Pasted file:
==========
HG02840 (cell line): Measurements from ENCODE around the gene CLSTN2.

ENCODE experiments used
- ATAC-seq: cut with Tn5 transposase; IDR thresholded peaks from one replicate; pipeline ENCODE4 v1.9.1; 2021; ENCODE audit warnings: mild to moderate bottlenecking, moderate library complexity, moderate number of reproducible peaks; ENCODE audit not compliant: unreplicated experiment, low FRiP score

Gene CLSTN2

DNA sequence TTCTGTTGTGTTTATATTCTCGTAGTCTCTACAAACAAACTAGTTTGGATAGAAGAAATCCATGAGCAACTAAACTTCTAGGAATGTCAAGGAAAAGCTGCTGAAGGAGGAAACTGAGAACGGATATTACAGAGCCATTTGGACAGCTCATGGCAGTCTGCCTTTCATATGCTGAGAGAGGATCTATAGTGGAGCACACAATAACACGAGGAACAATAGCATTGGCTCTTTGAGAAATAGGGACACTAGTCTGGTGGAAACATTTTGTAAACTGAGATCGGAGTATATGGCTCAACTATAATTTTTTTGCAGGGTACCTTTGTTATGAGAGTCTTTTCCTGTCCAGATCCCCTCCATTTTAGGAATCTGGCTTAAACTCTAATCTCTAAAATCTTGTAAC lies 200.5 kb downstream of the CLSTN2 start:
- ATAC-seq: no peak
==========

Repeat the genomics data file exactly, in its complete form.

HG02840 (cell line): Measurements from ENCODE around the gene CLSTN2.

ENCODE experiments used
- ATAC-seq: cut with Tn5 transposase; IDR thresholded peaks from one replicate; pipeline ENCODE4 v1.9.1; 2021; ENCODE audit warnings: mild to moderate bottlenecking, moderate library complexity, moderate number of reproducible peaks; ENCODE audit not compliant: unreplicated experiment, low FRiP score

Gene CLSTN2

DNA sequence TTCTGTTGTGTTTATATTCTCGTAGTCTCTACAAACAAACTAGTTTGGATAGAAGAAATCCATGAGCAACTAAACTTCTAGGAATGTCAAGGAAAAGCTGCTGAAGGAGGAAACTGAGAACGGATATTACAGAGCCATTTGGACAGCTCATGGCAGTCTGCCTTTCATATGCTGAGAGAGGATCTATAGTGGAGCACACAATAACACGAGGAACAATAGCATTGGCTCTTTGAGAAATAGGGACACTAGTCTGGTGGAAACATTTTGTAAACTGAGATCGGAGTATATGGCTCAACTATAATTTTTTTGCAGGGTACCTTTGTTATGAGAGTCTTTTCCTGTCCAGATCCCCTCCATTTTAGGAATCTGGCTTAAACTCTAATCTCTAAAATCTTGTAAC lies 200.5 kb downstream of the CLSTN2 start:
- ATAC-seq: no peak